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Frank Woodley: Bemusement Park

Note: This review is from 2012

Review by Steve Bennett

It’s hard to argue with the assertion in the blurb for Bemusement Park that Frank Woodley has funny bones. But there’s not quite enough flesh on that skeleton to make this variety-packed show one of his finest. The hour is a series of charmingly shambolic set pieces that don’t quite gel, even if, individually, some scenes are stupidly funny.

At his best, Woodley combines his unique comic physicality with the delightful innocence of the most loved silent movie stars. The desperation to please, which is very much his shtick, means the visual slapstick is combined frantically with songs, stand-up, prop gags and dance.

But the manic compulsion to heap deviation upon deviation to create a frenzy of activity also robs the show of its focus. When every statement is followed by a contradiction or half-finished clarification, it’s more difficult to care about what’s being said.

The show needs firmer direction, which is evident from the start. Woodley opens with a strong piece of comic awkwardness, entering the stage in a Cathy Freeman-style lycra one-piece… which, of course, he can’t get out of. But after that bit of business he has to change, requiring a long time-padding monologue, delivered from behind a screen, during which time all the energy evaporates.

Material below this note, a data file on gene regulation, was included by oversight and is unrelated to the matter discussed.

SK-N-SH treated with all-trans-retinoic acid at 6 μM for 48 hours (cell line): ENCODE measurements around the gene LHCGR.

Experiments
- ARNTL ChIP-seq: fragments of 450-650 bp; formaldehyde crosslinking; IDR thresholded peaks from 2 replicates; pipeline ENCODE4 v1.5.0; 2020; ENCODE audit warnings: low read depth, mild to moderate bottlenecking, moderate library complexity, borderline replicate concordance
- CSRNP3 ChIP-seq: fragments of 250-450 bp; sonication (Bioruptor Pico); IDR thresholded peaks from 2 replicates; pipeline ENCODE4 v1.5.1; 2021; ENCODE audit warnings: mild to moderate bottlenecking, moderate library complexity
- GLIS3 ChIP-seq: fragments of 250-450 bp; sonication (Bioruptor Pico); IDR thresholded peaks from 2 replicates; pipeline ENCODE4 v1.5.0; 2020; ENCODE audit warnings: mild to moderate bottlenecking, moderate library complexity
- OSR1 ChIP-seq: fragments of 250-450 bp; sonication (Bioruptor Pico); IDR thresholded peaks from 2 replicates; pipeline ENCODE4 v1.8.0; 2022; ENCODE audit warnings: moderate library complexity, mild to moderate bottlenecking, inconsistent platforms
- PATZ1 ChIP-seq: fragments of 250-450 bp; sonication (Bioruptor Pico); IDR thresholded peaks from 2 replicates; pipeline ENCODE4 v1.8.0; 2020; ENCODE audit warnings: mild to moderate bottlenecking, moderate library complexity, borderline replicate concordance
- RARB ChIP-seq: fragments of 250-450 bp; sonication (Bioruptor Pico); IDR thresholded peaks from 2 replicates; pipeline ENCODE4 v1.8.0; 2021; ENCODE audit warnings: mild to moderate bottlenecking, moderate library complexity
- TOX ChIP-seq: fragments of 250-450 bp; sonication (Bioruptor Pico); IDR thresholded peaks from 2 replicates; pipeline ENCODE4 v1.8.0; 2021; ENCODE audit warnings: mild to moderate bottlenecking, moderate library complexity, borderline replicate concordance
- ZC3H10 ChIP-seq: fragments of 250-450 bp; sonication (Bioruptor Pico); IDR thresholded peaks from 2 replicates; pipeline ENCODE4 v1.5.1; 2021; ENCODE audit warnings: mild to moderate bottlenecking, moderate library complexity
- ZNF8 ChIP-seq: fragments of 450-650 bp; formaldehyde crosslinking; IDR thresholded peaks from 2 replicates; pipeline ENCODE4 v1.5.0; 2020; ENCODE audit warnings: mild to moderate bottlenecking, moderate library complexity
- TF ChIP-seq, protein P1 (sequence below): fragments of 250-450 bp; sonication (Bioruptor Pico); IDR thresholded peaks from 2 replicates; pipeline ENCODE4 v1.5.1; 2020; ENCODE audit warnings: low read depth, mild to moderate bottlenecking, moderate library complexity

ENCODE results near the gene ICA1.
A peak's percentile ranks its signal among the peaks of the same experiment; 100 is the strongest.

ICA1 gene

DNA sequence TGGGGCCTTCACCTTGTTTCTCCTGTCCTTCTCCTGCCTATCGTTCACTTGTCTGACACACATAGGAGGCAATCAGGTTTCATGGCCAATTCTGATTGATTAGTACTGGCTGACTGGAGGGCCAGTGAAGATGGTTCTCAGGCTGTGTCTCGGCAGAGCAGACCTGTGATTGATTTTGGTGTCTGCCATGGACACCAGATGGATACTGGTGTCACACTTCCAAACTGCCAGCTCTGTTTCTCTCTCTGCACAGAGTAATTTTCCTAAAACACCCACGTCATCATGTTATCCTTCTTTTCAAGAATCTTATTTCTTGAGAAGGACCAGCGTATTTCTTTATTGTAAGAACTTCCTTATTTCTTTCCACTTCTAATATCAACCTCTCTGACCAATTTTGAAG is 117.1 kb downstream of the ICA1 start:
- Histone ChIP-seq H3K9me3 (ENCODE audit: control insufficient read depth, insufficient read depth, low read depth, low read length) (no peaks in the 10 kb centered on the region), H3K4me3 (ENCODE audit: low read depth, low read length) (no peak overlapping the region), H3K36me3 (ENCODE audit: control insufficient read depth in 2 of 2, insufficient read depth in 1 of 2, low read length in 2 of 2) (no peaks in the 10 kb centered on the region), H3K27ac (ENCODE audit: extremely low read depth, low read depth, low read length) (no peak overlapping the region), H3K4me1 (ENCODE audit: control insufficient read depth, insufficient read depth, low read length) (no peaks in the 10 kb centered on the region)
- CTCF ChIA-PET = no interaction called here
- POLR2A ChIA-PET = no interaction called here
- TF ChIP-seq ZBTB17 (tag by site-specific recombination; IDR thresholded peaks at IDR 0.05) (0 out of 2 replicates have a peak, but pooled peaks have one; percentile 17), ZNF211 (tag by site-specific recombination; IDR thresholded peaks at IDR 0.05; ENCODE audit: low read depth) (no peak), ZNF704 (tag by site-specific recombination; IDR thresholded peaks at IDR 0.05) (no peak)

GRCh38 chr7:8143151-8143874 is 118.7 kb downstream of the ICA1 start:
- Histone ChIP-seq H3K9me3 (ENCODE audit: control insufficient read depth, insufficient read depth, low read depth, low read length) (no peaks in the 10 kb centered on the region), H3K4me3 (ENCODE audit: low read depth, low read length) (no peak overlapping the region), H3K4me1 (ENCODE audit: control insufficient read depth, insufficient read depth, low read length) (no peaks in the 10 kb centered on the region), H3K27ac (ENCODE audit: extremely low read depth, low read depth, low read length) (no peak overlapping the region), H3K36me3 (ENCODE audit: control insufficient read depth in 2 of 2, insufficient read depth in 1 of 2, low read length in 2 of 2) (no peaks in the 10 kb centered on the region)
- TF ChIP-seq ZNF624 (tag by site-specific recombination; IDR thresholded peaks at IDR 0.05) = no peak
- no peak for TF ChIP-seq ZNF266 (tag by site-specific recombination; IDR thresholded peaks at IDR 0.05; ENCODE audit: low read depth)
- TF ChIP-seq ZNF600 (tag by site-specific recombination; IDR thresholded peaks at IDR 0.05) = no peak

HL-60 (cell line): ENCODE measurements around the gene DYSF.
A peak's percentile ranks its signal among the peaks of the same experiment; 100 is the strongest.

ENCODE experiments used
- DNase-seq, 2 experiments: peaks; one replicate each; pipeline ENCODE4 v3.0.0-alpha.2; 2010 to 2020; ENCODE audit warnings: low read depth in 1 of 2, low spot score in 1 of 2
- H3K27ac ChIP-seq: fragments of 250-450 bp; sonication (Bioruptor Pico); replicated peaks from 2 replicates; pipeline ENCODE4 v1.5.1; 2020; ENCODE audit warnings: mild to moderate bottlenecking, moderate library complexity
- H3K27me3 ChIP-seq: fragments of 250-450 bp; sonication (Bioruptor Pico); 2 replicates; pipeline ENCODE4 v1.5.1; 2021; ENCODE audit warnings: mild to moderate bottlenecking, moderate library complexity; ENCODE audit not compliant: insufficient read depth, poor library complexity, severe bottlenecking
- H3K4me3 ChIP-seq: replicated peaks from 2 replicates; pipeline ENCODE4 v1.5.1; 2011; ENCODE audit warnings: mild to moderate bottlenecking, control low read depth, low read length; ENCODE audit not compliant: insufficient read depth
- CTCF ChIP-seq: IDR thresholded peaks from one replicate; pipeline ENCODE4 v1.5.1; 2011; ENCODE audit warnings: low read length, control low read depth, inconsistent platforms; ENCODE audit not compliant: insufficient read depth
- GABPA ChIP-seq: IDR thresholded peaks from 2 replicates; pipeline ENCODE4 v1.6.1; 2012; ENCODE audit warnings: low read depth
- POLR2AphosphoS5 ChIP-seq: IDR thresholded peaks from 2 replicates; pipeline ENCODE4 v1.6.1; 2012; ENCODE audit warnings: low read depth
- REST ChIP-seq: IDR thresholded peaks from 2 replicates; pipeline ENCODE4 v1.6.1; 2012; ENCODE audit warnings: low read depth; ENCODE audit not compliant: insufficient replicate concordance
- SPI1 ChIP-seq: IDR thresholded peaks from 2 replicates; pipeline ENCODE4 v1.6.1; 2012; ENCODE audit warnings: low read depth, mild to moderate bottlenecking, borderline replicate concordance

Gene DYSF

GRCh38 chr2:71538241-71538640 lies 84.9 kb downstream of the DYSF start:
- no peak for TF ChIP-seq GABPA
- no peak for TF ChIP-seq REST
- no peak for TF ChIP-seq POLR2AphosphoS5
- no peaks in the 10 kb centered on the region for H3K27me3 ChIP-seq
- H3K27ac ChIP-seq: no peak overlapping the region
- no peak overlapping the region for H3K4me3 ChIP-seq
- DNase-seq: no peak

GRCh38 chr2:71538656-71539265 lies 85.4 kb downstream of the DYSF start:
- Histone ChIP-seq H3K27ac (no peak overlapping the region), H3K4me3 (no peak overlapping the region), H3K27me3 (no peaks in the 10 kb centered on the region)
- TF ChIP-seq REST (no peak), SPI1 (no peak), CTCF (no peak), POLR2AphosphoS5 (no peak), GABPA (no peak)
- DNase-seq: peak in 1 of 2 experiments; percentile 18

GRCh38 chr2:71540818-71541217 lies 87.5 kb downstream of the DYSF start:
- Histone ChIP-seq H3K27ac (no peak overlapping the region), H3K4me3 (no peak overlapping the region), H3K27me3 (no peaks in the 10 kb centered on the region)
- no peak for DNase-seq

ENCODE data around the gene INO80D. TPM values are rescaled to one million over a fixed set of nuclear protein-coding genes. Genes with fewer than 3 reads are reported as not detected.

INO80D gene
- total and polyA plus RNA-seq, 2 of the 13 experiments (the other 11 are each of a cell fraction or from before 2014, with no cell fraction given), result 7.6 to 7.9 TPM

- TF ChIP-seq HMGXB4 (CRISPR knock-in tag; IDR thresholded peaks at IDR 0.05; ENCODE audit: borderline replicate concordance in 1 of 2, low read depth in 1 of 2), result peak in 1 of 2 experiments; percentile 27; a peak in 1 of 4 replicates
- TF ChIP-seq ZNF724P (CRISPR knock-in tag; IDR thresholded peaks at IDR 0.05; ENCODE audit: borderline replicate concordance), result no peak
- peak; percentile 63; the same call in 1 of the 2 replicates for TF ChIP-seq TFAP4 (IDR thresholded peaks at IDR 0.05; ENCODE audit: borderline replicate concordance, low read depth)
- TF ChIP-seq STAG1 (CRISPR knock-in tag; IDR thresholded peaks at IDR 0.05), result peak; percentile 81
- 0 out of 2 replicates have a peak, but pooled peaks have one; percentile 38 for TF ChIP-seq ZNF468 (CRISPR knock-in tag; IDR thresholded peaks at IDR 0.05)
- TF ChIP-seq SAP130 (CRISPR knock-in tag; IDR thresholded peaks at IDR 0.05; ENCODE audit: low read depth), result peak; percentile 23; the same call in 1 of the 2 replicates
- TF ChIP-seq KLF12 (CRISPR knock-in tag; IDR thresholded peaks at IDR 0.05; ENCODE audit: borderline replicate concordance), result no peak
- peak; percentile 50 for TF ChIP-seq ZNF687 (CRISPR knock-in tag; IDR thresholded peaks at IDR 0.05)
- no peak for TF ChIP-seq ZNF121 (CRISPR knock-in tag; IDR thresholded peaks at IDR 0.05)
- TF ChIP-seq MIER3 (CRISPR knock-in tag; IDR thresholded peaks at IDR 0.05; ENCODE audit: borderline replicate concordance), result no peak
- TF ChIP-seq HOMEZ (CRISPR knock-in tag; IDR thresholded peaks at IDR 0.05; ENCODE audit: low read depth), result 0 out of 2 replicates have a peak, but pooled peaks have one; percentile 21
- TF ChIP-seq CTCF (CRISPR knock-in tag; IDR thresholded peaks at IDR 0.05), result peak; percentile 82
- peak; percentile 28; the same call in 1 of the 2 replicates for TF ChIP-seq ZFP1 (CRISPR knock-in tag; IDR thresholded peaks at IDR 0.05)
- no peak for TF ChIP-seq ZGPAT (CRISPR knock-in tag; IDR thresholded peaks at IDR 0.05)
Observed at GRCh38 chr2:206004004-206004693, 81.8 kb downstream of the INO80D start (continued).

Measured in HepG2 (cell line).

Later, he proves himself more adept at stand-up, with an excellent yarn about being caught short in the apparently isolated Outback that winningly combines scatological humour with his innate physicality to produce a masterful routine. However, other segments about watching his sister’s birth video or sneezing in restaurants, doesn’t zing half as much.

Snappy routines from his bad Michael Jackson impression, to one-liners set to silly choreography, to his Knockabout finale demonstrate that shorter is sweeter; while his ever-affable style extends to a playful, spontaneous teasing of latecomers.

He has the air of a daft uncle, determined to entertain a youngster with a short attention span, although the show’s target audience is not so well defined as that. With Woodley’s goofy features, Broad Comedy and matinee performances, this show could easily be a family outing, if it wasn’t for the swearing and frequently adult material.

Comedy is subjective, Woodley is fond of telling us, and if there’s one skit you don’t like here, it won’t be long until one comes along that will match your comic palate. But in his keenness to appease everybody, Woodley is in danger of satisfying no one.

Review date: 9 Apr 2012
Reviewed by: Steve Bennett
Reviewed at: Melbourne International Comedy Festival

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